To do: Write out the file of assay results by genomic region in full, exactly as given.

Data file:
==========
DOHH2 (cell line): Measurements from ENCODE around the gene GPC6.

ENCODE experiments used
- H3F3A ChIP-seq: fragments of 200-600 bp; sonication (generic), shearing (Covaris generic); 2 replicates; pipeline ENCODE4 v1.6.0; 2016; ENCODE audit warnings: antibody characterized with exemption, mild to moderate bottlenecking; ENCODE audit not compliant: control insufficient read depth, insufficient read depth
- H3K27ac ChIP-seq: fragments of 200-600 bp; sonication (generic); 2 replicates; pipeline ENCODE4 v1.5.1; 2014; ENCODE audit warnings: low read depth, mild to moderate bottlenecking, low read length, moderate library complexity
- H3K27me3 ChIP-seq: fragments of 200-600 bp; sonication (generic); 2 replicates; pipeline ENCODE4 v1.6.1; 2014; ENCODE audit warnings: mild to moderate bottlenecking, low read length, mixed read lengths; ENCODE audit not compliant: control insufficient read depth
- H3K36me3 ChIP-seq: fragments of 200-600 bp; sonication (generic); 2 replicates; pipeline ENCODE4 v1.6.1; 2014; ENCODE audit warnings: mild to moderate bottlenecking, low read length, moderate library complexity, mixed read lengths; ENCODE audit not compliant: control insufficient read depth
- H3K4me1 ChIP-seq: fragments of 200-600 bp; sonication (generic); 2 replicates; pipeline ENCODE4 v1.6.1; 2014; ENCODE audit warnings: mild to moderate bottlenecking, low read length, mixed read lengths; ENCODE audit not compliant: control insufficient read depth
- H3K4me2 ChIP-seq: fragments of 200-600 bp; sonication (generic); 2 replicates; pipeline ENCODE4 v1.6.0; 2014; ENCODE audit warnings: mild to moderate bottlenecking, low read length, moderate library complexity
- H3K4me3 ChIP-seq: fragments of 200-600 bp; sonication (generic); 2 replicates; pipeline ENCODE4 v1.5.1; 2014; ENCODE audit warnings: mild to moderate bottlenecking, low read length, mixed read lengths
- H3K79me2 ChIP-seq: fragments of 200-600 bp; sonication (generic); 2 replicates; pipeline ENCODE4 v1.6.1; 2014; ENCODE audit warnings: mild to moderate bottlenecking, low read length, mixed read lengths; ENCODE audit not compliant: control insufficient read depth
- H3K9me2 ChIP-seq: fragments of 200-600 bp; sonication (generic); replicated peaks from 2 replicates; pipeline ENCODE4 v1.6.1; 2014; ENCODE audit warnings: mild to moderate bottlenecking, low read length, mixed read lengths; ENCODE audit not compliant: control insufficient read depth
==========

DOHH2 (cell line): Measurements from ENCODE around the gene GPC6.

ENCODE experiments used
- H3F3A ChIP-seq: fragments of 200-600 bp; sonication (generic), shearing (Covaris generic); 2 replicates; pipeline ENCODE4 v1.6.0; 2016; ENCODE audit warnings: antibody characterized with exemption, mild to moderate bottlenecking; ENCODE audit not compliant: control insufficient read depth, insufficient read depth
- H3K27ac ChIP-seq: fragments of 200-600 bp; sonication (generic); 2 replicates; pipeline ENCODE4 v1.5.1; 2014; ENCODE audit warnings: low read depth, mild to moderate bottlenecking, low read length, moderate library complexity
- H3K27me3 ChIP-seq: fragments of 200-600 bp; sonication (generic); 2 replicates; pipeline ENCODE4 v1.6.1; 2014; ENCODE audit warnings: mild to moderate bottlenecking, low read length, mixed read lengths; ENCODE audit not compliant: control insufficient read depth
- H3K36me3 ChIP-seq: fragments of 200-600 bp; sonication (generic); 2 replicates; pipeline ENCODE4 v1.6.1; 2014; ENCODE audit warnings: mild to moderate bottlenecking, low read length, moderate library complexity, mixed read lengths; ENCODE audit not compliant: control insufficient read depth
- H3K4me1 ChIP-seq: fragments of 200-600 bp; sonication (generic); 2 replicates; pipeline ENCODE4 v1.6.1; 2014; ENCODE audit warnings: mild to moderate bottlenecking, low read length, mixed read lengths; ENCODE audit not compliant: control insufficient read depth
- H3K4me2 ChIP-seq: fragments of 200-600 bp; sonication (generic); 2 replicates; pipeline ENCODE4 v1.6.0; 2014; ENCODE audit warnings: mild to moderate bottlenecking, low read length, moderate library complexity
- H3K4me3 ChIP-seq: fragments of 200-600 bp; sonication (generic); 2 replicates; pipeline ENCODE4 v1.5.1; 2014; ENCODE audit warnings: mild to moderate bottlenecking, low read length, mixed read lengths
- H3K79me2 ChIP-seq: fragments of 200-600 bp; sonication (generic); 2 replicates; pipeline ENCODE4 v1.6.1; 2014; ENCODE audit warnings: mild to moderate bottlenecking, low read length, mixed read lengths; ENCODE audit not compliant: control insufficient read depth
- H3K9me2 ChIP-seq: fragments of 200-600 bp; sonication (generic); replicated peaks from 2 replicates; pipeline ENCODE4 v1.6.1; 2014; ENCODE audit warnings: mild to moderate bottlenecking, low read length, mixed read lengths; ENCODE audit not compliant: control insufficient read depth